As a community member I find such attacks a violation of the Code of Conduct and as a person I find the comparison to be completely unacceptable. It is one thing to disagree respectfully, but making comparison’s to Hitler or the Nazi party is not acceptable.
Yesterday in the Ubuntu Community Roundtable session and idea was put forth by Jono Bacon to remove the term ‘approved’ from the loco team lexicon. It was further suggested to remove the boundary restrictions currently in place. These ideas have been floating around in the community since, my first UDS, UDS-N in Orlando Florida.
For me one of the first things that I notice is that there are already exceptions to the ‘rules’. For example, there are city teams (Chicago and Dallas), but new city based teams are not allowed. I am in New York State so I might be a bit biased, but I would personally think having an Ubuntu New York City team would be good thing. New York City is the 8th largest city (population) in the world. It is also 342 mile from where I live so there is little chance that people from my area would travel there or vice-versa. In my city we actually have two Linux user groups; one at a prestigious technical university and one for the general community. The technical university focuses more on development, and the general community group on specific implementations of applications and general use. Two different groups with two different needs. Both groups exist and thrive separately as well as cooperate when interests overlap.
I want to be clear; I do not think this should be forced, nor do I think it should be something that requires approval.
It is my personal opinion that the challenges that face teams are each unique; they will vary based on culture, language, geographic distance, population density and other variables. Ubuntu users should be able to choose how to organize themselves without artificial organizational boundaries placed on them.
From my understanding the original structure was put in place to control the flow of resources like CDs, conference packs, etc. There will still be a need for some control in regards to resources, and this is an issue that must be discussed and worked out. I feel strongly that this need should not inhibit the freedom of Ubuntu users to organize and grow in a way that best suits the needs of their area or group.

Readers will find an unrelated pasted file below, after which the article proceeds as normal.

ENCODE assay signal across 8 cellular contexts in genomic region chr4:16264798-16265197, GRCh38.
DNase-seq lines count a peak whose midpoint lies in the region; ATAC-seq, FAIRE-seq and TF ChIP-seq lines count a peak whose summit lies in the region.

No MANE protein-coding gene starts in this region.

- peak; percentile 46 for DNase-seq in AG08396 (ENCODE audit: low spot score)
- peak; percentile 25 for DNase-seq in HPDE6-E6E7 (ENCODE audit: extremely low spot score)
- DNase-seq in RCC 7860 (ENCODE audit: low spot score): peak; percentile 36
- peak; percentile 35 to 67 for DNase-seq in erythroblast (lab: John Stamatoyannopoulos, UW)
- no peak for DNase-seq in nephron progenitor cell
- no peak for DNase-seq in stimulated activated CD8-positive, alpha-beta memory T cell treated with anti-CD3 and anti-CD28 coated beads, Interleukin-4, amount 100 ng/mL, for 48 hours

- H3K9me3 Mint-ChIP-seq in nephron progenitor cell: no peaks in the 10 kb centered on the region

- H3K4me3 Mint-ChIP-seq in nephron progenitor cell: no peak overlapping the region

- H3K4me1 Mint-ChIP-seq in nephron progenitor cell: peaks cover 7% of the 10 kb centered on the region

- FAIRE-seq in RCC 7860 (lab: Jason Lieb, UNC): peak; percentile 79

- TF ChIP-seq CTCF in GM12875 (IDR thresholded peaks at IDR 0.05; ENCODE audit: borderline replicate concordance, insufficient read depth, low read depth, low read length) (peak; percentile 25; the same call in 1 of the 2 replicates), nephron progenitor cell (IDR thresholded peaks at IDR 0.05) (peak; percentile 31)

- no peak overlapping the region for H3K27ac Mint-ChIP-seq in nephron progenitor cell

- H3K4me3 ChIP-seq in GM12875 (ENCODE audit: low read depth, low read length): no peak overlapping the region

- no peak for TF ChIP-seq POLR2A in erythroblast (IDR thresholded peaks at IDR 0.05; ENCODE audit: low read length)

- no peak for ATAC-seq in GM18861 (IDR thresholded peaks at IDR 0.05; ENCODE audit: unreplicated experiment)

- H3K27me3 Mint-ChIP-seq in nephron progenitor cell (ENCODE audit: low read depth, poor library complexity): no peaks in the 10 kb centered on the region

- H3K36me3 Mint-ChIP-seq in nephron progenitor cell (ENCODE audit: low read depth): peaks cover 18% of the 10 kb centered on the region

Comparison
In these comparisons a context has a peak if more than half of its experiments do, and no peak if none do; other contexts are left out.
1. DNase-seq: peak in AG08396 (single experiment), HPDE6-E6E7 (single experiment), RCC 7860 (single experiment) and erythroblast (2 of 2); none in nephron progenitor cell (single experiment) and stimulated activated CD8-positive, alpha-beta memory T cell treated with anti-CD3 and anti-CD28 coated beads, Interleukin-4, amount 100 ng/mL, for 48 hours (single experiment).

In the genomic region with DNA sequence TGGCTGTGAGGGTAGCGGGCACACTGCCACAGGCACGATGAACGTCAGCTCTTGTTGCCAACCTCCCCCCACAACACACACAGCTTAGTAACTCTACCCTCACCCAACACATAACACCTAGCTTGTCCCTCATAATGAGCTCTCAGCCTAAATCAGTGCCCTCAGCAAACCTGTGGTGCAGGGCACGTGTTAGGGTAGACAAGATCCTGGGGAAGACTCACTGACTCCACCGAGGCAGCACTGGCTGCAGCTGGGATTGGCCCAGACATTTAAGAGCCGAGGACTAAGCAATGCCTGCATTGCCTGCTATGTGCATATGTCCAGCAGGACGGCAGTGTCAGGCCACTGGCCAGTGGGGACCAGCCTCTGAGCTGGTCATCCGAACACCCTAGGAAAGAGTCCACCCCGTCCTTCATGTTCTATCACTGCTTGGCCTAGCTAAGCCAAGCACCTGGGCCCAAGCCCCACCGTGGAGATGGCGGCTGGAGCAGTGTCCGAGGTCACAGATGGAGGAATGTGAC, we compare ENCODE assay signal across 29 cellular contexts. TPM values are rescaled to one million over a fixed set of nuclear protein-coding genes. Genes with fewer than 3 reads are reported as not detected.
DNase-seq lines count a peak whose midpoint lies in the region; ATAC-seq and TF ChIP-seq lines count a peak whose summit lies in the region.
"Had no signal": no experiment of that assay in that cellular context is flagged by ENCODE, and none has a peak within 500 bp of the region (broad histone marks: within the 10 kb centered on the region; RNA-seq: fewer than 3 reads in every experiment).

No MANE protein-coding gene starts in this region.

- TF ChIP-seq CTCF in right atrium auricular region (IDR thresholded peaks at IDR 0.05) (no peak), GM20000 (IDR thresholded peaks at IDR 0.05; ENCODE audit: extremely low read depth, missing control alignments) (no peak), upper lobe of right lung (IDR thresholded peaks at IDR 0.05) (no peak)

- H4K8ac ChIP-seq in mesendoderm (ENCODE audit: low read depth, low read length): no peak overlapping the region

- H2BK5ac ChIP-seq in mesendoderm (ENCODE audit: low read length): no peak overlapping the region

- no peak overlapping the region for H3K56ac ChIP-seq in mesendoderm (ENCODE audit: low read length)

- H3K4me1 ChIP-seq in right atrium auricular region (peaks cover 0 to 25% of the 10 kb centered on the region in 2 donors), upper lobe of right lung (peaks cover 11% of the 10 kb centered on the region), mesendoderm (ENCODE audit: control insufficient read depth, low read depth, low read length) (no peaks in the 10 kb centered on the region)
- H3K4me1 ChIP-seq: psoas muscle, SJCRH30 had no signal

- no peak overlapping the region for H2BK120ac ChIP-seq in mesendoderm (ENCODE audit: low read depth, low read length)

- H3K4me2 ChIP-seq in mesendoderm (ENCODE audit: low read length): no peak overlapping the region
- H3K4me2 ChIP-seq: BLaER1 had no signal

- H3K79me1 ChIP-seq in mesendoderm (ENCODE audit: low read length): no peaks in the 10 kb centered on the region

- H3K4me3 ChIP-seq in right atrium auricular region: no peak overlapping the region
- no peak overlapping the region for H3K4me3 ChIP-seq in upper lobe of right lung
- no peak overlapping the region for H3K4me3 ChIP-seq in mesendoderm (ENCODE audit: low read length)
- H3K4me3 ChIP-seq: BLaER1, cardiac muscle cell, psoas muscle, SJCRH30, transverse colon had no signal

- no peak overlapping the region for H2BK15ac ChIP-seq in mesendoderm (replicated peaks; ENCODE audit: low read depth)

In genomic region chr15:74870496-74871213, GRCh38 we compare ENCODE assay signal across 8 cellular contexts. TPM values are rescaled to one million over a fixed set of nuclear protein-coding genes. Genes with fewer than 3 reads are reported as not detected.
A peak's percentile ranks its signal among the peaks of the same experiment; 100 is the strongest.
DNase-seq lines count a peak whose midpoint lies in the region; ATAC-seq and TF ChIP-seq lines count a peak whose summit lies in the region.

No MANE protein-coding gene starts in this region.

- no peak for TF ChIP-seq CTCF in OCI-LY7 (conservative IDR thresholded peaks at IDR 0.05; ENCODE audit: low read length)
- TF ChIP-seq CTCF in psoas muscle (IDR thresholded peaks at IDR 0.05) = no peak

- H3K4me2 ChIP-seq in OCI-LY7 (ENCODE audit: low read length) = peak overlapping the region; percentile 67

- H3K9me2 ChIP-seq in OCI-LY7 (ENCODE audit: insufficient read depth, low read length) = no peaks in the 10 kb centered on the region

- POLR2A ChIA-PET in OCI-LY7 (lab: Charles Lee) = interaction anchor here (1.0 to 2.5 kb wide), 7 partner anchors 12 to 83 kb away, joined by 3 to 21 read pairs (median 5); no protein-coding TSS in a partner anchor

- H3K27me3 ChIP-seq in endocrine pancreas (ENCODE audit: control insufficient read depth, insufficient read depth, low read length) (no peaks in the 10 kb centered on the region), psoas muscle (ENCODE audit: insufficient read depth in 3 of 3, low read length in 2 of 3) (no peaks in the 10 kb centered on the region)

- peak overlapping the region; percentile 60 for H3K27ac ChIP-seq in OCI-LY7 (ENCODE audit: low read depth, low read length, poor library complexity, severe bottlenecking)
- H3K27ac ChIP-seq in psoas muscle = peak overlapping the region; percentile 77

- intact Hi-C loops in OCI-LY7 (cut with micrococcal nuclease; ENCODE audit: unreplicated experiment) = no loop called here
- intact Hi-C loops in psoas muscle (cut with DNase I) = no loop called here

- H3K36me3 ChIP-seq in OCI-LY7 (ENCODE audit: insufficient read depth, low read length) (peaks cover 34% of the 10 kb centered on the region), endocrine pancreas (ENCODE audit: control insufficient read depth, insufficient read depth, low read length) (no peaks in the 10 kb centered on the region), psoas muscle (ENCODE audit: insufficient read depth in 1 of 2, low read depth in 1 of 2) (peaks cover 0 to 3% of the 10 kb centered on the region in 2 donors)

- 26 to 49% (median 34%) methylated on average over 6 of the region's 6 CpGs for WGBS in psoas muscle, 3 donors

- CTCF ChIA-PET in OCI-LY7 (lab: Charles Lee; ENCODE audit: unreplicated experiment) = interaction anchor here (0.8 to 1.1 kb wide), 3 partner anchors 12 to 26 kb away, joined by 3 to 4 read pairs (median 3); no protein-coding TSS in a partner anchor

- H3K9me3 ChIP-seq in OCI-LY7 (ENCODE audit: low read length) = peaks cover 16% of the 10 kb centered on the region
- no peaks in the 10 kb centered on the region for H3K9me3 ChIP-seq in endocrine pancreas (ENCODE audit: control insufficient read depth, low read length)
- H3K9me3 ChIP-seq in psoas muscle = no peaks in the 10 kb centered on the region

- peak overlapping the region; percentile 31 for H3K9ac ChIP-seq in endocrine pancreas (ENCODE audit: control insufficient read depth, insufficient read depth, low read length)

RT @TarekElTabey: “freesoftware” is a matter of liberty,not price. To understand the concept,U should think of “free” as in “free speech,”n…
In case you haven't heard about it, Colibri is an alternative to KDE Plasma notifications.
Colibri notifications are completely passive: when you move the mouse over them, they fade out and let you click the content behind them. They also have the handy ability to concatenate multiple notifications if they come from the same application (think about your friend who likes to press Enter every five words on IM...)
It has been a long time (2 years!) since I last touched Colibri code: mainly because it was working for me, so I spent my time on other projects. With the release of KDE SC 4.10, I noticed a problem though: there was no shadow behind the notification bubbles anymore.
This is fixed in 0.3.0. The nice thing about this fix is I was able to drop code I duplicated from Plasma internals by refactoring Colibri to use Plasma::Dialog. Less duplicated code should result in a more robust implementation, hopefully Colibri should be usable without patching for 2 more years :)
Another change I made was moving the project from Gitorious to git.kde.org, this brings you more translations.